Yield per acre was down 14 percent for corn at 180 bushels and 15 percent for soybeans at 54 bushels. That's the lowest for corn since 2015 and the lowest for soybeans since 2013.
Wetter-than-normal planting and growing conditions are to blame for last year's stunted production, said Mike Doherty, senior economist at the Illinois Farm Bureau in Bloomington.
"We had the latest-planted corn crop at least in my history of 30 years as an ag economist here" because of record-breaking spring rain, Doherty said. "I've never seen anything like it."
Sexting in sex ed
Sex education in Illinois middle and high schools would be required to include a discussion on sexting if a bill introduced in the state House of Representatives becomes law.
House Bill 4007, introduced by Rep. Maurice West, D-Rockford, would require sex education curriculum in grades 6-12 to include material on the legal and social risks of sharing sexually explicit images, messages and videos.
"This is something that a lot of our students are dealing with and are partaking in without really understanding what the consequences could be," West said.
Issues surrounding sexting that would be required in curriculum include long-term consequences, bullying and harassment, resisting peer pressure and using the internet safely. Lessons would also have to highlight school and community officials who students can reach out to with a problem.
"There's no telling what our children are doing on their phones," West said, "so instead of trying to intrude into their privacy, let's just make sure they're educated on even the things that make us adults uncomfortable."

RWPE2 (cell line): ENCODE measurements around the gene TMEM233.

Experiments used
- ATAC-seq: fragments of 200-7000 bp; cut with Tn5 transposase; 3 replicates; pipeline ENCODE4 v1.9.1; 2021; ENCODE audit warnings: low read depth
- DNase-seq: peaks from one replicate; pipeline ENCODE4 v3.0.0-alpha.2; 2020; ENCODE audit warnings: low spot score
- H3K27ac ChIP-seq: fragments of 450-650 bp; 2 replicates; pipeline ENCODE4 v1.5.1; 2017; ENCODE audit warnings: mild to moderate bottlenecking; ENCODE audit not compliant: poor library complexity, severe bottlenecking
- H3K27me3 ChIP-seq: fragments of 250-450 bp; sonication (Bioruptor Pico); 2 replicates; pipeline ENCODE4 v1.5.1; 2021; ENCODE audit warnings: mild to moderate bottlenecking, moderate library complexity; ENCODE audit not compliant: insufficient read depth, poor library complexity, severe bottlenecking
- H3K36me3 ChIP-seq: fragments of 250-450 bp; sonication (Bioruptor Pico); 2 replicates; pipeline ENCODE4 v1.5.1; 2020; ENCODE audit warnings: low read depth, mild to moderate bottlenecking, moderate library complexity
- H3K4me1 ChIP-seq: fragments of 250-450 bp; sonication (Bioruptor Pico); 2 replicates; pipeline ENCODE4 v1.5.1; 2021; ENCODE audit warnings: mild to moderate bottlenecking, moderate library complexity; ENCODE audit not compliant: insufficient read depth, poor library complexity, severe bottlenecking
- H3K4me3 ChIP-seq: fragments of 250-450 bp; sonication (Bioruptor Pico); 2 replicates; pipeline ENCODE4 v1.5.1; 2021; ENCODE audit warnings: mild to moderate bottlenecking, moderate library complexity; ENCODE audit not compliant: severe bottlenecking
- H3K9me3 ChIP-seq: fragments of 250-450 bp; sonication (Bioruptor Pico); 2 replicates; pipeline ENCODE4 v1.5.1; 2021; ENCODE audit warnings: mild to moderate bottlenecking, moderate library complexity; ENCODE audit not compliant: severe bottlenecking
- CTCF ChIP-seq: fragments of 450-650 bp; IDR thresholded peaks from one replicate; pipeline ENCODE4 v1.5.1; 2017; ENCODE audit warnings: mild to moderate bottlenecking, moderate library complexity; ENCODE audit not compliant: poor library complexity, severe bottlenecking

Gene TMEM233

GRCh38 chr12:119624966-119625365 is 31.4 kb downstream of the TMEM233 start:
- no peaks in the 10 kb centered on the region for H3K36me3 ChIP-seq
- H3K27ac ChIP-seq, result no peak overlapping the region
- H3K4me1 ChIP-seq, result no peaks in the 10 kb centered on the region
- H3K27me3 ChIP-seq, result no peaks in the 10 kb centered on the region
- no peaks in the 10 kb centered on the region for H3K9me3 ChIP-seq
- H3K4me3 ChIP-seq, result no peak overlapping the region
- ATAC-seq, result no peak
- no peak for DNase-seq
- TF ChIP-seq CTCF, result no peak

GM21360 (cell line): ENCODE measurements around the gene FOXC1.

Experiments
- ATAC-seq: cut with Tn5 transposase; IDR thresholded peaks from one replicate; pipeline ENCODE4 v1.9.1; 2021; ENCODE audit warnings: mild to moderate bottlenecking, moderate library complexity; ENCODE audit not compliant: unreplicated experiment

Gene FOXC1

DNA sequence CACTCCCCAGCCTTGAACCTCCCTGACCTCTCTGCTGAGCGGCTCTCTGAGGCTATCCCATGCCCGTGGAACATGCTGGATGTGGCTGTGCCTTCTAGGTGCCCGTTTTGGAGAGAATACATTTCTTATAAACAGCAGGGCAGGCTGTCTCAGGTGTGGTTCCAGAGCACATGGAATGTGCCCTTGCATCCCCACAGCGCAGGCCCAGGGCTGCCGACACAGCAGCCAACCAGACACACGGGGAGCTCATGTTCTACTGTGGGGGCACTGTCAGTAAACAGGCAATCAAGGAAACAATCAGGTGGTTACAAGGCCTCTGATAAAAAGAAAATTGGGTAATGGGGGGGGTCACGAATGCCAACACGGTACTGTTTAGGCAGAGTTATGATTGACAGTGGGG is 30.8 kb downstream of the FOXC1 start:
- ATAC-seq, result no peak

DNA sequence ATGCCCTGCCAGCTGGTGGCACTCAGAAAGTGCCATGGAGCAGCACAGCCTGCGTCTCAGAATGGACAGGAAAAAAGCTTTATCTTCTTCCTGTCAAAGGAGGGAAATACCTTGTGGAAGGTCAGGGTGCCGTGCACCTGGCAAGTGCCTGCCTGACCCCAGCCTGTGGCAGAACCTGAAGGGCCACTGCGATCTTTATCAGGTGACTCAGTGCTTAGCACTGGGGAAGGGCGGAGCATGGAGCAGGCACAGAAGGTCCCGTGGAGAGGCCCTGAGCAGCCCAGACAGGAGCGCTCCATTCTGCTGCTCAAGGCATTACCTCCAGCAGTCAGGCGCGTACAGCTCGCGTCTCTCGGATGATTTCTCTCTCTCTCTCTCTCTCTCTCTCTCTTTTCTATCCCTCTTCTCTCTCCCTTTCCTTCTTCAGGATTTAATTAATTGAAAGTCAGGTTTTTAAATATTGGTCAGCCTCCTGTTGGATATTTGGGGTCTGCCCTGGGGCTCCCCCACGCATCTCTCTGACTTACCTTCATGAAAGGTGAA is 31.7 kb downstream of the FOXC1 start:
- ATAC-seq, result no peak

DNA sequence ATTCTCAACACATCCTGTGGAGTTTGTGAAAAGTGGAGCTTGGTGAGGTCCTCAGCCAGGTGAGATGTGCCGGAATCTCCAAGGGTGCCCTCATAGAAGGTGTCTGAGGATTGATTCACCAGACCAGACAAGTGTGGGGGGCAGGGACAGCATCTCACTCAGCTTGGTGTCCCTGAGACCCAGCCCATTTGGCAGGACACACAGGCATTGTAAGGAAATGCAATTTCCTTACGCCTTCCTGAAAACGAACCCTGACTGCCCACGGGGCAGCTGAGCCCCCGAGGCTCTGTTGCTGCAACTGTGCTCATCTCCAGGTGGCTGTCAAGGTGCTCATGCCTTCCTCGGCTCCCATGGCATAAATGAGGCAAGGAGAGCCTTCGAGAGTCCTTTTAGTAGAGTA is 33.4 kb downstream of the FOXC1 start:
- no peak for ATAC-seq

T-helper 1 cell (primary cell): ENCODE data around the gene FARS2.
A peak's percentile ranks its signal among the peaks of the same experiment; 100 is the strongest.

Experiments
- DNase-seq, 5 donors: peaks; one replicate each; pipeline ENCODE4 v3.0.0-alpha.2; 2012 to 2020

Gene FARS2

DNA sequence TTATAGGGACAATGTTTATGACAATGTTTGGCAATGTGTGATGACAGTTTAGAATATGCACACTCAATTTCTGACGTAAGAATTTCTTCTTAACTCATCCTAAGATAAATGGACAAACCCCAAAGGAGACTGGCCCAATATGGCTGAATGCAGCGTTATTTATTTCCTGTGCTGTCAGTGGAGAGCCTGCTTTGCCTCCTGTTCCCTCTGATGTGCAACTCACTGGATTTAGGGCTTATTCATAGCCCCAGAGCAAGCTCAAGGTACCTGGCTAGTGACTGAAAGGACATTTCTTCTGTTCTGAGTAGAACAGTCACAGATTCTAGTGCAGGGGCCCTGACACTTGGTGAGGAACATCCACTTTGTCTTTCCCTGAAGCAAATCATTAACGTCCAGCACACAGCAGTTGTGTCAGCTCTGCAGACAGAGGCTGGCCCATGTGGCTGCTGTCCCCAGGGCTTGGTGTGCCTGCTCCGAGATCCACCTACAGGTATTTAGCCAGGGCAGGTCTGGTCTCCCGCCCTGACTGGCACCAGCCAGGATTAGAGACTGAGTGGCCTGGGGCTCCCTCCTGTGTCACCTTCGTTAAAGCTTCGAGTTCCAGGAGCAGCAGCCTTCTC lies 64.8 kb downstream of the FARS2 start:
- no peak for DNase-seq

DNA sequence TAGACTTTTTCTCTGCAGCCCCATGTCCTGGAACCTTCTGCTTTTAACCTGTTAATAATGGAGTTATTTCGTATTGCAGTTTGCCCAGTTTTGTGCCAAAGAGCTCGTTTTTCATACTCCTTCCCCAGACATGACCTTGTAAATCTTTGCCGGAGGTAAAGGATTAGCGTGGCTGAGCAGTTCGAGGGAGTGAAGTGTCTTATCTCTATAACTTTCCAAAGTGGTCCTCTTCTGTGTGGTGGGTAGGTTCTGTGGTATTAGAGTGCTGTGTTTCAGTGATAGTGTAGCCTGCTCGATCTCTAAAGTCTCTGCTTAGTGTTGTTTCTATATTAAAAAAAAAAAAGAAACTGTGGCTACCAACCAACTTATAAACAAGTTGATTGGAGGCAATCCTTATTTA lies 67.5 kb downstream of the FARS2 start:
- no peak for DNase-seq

The bill defines sexting as "sending, sharing, receiving, or forwarding a sexually explicit or sexually suggestive image, video, or text message by a digital or electronic device, including, but not limited to, a mobile or cellular telephone or a computer."
New Jersey's law, signed in 2018, requires schools to teach the "social, emotional and legal consequences" of sexting.
The Illinois Medicaid program now covers medical procedures for people transitioning from one gender to another.
The Department of Healthcare and Family Services, the state's primary Medicaid agency, published new administrative rules that spell out the types of "gender-affirming" services covered and the conditions under which the program will reimburse providers for those services. The rules became effective Dec. 23.
The department announced in April that it would develop such a policy. Previously, Illinois specifically excluded what had been referred to as "transsexual surgery" from Medicaid coverage.
The procedures are available to people diagnosed with gender dysphoria, a recognized condition in which people experience distress or discomfort because the gender they were assigned at birth does not match the gender with which they identify. Researchers say it occurs in only a small percentage of all individuals.
Under Illinois' new policy, coverage is available to people over age 21, although it can be provided to some people younger than 21 if it's determined to be medically necessary.
Procedures covered include genital surgery as well as breast or chest surgery. To qualify for genital surgery, a patient must submit letters from two qualified medical practitioners, including the patient's primary care provider, who have each examined the patient independently. Non-genital surgery requires only one letter from the primary care provider or a gender-related care physician.
Capitol News Illinois is a nonprofit news service operated by the Illinois Press Foundation that provides coverage of state government to newspapers throughout Illinois.